An area nonprofit struggling to pay back local government loans has received a third extension from the Albemarle County Board of Supervisors to allow more time for repayment.
At a meeting last week, the board granted an extension for the Lewis and Clark Exploratory Center’s $130,000 loan so the center can complete construction of its facility on the Rivanna River in Darden Towe Park. Some board members also raised the prospect of forgiving the loan entirely.
“We are currently completing inspections on the building, having passed all but plumbing, to assess the contractor’s work to date so that we can move forward with the project,” the center’s executive director, Alexandria Searls, said in an email to Charlottesville Tomorrow.
The Lewis and Clark Exploratory Center focuses on the explorers’ historic expedition as an educational tool for exploration, transportation, the arts, science, the natural environment and native cultures.
Currently, most of the center’s programs have been put on hold until the construction of the main building is finished. Seasonal outdoor programs will continue through October.
Last year, Albemarle County and the city of Charlottesville both made loans of $130,000 to the center to complete the building of the facility.
After the extension was granted, Supervisor Kenneth C. Boyd suggested forgiving the loan.
“I’ve talked to [Charlottesville] Mayor Huja about this, and I would like for the staff to look into the forgiveness of this loan,” said Boyd, who also serves on the center’s board. “It wouldn’t be unprecedented, we’ve done it before.”
Searls said the center did not ask for forgiveness for the loan, only the extension.
“We have not gone to the county or the city for donated funding for over 10 years,” she said. “When we last got donated funding from the county and the city, it was for a feasibility study [to initiate] the [center].”
Boyd provided other examples of instances where loans were forgiven and said staff research and a discussion with the city would need to take place first.
“We could certainly bring this back to the board after talking to the city and looking into options for forgiveness,” said County Executive Thomas L. Foley Jr.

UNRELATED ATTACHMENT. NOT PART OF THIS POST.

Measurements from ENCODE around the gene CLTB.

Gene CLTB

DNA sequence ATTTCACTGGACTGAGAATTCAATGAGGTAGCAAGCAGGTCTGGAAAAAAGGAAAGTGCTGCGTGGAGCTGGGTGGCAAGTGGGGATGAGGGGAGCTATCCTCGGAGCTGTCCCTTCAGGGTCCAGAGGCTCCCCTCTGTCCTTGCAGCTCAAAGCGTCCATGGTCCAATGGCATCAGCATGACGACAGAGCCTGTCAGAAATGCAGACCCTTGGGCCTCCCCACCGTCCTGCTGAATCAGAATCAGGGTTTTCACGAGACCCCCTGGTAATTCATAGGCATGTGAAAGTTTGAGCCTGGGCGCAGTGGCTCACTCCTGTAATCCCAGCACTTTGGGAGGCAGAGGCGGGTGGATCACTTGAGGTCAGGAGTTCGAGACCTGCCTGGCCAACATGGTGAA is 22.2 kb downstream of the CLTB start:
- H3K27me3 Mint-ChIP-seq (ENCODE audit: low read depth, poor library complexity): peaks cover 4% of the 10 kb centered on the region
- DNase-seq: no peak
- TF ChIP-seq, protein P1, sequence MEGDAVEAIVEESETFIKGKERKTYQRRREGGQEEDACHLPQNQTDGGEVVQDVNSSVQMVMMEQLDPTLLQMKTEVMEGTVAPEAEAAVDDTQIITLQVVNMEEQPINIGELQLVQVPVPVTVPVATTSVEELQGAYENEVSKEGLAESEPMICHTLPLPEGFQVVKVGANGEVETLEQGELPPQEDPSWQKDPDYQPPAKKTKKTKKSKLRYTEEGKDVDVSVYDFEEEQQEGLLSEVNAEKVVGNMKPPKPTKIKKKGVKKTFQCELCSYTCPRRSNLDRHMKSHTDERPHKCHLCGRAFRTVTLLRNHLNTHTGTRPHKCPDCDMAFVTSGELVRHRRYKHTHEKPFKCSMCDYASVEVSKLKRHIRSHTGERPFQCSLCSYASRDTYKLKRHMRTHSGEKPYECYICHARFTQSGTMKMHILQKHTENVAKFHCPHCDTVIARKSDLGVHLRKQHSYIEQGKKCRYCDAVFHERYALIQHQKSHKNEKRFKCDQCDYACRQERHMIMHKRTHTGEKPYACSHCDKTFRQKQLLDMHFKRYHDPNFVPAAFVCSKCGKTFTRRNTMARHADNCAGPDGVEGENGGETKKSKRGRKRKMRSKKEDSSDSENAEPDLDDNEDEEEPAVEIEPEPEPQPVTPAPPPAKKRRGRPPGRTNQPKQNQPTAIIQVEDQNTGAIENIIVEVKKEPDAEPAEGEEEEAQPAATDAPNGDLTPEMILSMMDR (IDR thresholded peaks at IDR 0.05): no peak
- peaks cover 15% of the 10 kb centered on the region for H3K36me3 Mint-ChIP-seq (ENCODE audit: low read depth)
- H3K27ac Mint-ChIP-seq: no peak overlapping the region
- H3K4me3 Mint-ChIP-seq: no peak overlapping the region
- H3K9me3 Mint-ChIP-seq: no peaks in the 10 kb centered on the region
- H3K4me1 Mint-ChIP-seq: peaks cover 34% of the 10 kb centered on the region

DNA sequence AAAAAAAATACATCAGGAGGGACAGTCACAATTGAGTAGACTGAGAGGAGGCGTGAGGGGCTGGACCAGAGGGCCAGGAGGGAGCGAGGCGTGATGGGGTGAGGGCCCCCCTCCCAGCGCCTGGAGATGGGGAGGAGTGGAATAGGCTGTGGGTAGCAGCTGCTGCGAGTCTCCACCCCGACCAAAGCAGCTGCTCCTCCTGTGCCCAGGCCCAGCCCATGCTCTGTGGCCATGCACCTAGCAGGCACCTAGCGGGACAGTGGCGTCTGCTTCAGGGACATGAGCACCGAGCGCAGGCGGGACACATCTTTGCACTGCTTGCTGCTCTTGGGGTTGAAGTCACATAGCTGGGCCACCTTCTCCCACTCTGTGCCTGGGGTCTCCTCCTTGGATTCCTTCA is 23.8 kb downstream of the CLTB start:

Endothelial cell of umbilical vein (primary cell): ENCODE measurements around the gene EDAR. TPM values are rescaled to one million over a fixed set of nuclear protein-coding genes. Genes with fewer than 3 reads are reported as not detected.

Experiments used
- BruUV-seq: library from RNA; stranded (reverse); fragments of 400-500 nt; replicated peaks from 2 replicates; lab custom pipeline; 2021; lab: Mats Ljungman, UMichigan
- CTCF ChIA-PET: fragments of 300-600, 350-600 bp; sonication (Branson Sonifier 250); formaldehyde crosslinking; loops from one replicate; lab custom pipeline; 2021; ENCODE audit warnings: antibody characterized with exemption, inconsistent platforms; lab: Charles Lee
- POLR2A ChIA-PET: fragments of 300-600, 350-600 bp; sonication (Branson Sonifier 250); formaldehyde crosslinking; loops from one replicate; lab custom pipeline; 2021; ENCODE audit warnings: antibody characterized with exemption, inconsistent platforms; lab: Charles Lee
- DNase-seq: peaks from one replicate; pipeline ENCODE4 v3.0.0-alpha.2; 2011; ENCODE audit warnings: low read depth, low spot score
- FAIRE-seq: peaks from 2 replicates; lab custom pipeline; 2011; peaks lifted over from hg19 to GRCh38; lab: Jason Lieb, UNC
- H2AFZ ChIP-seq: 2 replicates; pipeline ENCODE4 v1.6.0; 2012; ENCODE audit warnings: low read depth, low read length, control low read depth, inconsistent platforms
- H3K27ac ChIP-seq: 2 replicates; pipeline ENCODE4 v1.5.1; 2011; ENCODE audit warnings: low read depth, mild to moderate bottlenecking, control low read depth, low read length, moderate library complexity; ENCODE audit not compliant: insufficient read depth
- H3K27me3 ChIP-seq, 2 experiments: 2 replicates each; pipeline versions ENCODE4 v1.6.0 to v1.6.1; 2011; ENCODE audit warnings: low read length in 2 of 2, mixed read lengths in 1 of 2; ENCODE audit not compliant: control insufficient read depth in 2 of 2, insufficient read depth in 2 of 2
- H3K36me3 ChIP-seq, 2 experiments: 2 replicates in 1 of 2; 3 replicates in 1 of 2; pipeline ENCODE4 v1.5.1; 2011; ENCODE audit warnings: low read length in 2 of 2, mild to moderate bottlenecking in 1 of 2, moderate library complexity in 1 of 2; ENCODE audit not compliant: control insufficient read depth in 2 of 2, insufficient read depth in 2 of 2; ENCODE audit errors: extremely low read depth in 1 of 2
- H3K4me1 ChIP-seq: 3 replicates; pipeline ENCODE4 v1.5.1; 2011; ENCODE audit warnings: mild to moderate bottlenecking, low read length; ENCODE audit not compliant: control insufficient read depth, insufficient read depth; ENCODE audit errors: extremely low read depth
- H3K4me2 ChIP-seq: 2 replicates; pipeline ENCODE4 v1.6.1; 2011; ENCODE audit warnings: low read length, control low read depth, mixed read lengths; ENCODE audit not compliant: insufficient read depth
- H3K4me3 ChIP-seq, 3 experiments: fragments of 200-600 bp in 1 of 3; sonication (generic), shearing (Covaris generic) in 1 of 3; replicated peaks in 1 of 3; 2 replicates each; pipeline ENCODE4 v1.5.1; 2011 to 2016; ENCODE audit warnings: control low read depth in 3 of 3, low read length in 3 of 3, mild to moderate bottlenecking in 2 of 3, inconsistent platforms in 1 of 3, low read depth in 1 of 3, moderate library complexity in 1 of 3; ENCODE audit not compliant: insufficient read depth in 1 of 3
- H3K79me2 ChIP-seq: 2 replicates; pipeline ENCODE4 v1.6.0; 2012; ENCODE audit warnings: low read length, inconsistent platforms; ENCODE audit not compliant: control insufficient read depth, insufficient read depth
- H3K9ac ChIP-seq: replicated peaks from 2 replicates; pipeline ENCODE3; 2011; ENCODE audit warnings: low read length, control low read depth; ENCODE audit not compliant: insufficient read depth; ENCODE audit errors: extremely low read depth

Supervisor Ann H. Mallek said she supports forgiveness of the loan and suggested that the staff should consider the positive things the center already has done with the money.
“A beautiful road has been constructed there, as compared to what used to be a bumpy pothole and dirt track,” Mallek said. “There are great improvements they have already made and I heartedly support this.”
The center is planning to provide several different programs for local children and adults, as well as tourists. Meriwether Lewis was born in Albemarle County and the location of the center is adjacent to the land that William Clark’s family lived on.
“This is going to help in our tourism and attract people to come here,” Boyd added.
He also emphasized that the center offers programs for children and how many community members participate in the summer programs.
The loan received from the county was originally due in October 2013 but the center was unable to raise the $130,000 in funds by the repayment deadline. The center already has requested and obtained two six-month extensions from the board.
The center now has until April 17 to repay the county loan. Loan forgiveness will be discussed at a future meeting.
Searls said the center’s programs would give them revenues to apply toward the loans.
“Our admission fees will generate income, as well as our leasing of the space for events and weddings,” she said. “We will be a big destination for school tours, and we already have school tours booked in 2015. We have also been running camps for over 10 years and generate income through them.”
Searls said she was gratified that forgiveness was discussed by the board.
“Loan forgiveness would allow us to better serve the public through additional staff hours,” Searls said. “A startup community resource has more challenges than an established tourist attraction.”
On Monday, Charlottesville’s City Council approved a similar extension for its loan to the center.
“This is an asset to our community and I think it always will be,” Boyd said.